"Beats Losing" (Washington City Paper, Dec 23-29, 05) is a fascinating look at Gallaudet's football program and how it was turned around this year. Of interest in the story:
Gallaudet, for example, gets credit as the birthplace of the football huddle. Legend holds that in the early 1890s, a Bison offensive player named Paul Hubbard grew weary of his team’s defensive players’ stealing his sign language while calling plays during practice. So Hubbard began asking his teammates to bunch up together while receiving instructions.
[U]ntil recently for the Bison, offensive plays had long been triggered by the beating of a drum on the sideline at the line of scrimmage; it was pounded in measured beats by a Gallaudet assistant, who swung hard enough for players to feel the drum’s vibrations. The center would snap the ball to the quarterback after the number of drumbeats prescribed by the quarterback in the huddle.
[QB Jason] Coleman, a senior, ... told the coach he saw no need for huddling up anymore. He pointed out that Gallaudet doesn’t have any deaf teams on its schedule, so defenders wouldn’t be able to understand what instructions Coleman was giving his teammates any better than Hottle could on his first day on the job. And for a snap count, Hottle let Coleman and the center work out a silent count system, which relies on the sense of touch and a good ol’ hand-to-buttocks tap. Gallaudet offensive linemen, as defensive linemen have always done, just move with the snap.
“It doesn’t matter what I’m signing in front of the defense,” says Coleman via instant messaging. “They don’t know what I’m saying, unless they’re deaf. It’s an advantage.”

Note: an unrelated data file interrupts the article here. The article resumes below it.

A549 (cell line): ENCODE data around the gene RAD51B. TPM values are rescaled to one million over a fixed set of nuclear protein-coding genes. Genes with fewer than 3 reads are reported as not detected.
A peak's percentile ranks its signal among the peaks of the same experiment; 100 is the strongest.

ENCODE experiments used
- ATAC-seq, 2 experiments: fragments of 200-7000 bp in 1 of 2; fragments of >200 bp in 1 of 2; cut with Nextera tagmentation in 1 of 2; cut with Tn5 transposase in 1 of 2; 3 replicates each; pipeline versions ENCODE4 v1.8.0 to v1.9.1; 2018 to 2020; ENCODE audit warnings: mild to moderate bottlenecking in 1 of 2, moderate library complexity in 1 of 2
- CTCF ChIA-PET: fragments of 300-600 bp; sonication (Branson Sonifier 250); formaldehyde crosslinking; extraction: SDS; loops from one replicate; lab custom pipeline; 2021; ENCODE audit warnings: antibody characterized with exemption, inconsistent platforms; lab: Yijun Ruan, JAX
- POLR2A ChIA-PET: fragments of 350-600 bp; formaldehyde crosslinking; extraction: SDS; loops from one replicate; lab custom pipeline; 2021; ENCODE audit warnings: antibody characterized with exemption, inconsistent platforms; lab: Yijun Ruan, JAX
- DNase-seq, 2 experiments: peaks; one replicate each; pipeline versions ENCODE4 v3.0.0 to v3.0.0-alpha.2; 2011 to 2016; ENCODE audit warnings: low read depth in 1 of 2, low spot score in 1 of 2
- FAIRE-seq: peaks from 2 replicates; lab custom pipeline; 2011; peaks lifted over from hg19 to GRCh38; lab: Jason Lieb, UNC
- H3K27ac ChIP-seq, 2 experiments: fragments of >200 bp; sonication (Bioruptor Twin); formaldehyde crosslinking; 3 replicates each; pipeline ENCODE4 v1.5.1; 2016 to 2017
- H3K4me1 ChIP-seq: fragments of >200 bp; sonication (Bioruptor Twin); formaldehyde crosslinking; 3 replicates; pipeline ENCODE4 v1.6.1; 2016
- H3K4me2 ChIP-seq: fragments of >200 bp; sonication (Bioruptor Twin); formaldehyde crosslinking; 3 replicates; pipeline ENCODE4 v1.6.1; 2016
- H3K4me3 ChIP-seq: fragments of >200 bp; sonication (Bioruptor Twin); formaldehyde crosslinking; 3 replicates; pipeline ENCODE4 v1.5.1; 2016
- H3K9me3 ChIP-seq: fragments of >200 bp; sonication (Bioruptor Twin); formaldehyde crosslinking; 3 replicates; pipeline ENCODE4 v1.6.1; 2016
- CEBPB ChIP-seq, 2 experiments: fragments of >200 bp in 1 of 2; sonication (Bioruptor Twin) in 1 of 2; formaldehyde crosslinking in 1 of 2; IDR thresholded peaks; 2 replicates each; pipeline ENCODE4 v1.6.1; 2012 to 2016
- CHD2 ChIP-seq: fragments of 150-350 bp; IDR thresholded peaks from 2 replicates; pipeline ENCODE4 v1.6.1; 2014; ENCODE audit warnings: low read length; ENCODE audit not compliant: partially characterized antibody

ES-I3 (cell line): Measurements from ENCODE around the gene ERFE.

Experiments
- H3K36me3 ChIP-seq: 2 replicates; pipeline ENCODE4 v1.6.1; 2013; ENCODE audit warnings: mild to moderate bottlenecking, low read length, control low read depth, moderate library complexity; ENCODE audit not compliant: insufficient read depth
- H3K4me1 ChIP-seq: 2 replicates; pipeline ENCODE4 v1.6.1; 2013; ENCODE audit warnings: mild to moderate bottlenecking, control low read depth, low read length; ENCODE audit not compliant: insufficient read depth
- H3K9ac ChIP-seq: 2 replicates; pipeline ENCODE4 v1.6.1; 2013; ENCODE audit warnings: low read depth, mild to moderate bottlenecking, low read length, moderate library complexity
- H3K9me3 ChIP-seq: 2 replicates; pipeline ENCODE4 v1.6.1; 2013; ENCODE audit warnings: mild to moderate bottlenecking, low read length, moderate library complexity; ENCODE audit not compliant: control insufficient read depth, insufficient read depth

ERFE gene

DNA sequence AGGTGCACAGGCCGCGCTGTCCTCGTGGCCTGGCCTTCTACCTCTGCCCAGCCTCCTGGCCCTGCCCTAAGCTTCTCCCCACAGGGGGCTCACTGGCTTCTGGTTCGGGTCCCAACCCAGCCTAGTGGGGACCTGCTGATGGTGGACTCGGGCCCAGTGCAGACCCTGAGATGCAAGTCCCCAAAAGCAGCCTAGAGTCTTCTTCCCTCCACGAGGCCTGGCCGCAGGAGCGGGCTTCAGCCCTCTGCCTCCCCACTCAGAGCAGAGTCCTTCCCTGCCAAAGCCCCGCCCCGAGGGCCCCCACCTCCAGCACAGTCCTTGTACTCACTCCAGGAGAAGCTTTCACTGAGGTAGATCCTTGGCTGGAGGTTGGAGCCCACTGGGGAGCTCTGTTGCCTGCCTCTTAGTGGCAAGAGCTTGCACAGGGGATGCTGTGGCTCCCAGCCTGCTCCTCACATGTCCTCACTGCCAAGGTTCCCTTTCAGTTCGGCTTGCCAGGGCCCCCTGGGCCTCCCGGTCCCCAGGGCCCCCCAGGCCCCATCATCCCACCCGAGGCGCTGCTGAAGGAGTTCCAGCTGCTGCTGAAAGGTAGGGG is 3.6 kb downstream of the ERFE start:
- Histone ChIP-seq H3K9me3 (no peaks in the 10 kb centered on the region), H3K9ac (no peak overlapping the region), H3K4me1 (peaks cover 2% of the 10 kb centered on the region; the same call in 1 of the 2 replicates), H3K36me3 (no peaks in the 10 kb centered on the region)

(Coleman confesses that he cracked up the team all season with imitations of the horrible signing technique Hottle initially showed. “He picked it up fast, though,” the quarterback adds.)
Gallaudet is pretty interesting to me because it's a vivid illustration of the deaf world's complexities. While not being able to hear is considered a handicap in a world that relies on a lot of audio communication and cues, there's also a thriving Deaf culture that considers things like cochlear implants and non-signing to be assaults on who they are. Read Leah Hager Cohen's Train Go Sorry for one look at this; to get a taste, just work through the Amazon reviews. During the same year Train Go Sorry came out, Karawynn Long wrote "Of Silence and Slow Time," a short story examining the effects of technology on Deaf Culture. And in 01, PBS aired Sound and Fury, which examined the debate over cochlear implants.
I freely admit I do not know very much about the history or nuances of Deaf culture beyond what I just linked to. It just grabs my imagination because of the element of communication: we don't know whether language structure shapes thinking or vice-versa (see Structuralism and Post-Structuralism for Beginners for a nice layman's overview of the debate, then read Neil Stephenson's Snow Crash to see Chomsky theory in action), and there's this whole culture that's taken language and communication, and gone off in a whole different direction with it by necessity. How can anyone not be interested in learning what new frontiers in human expression are opened up this way?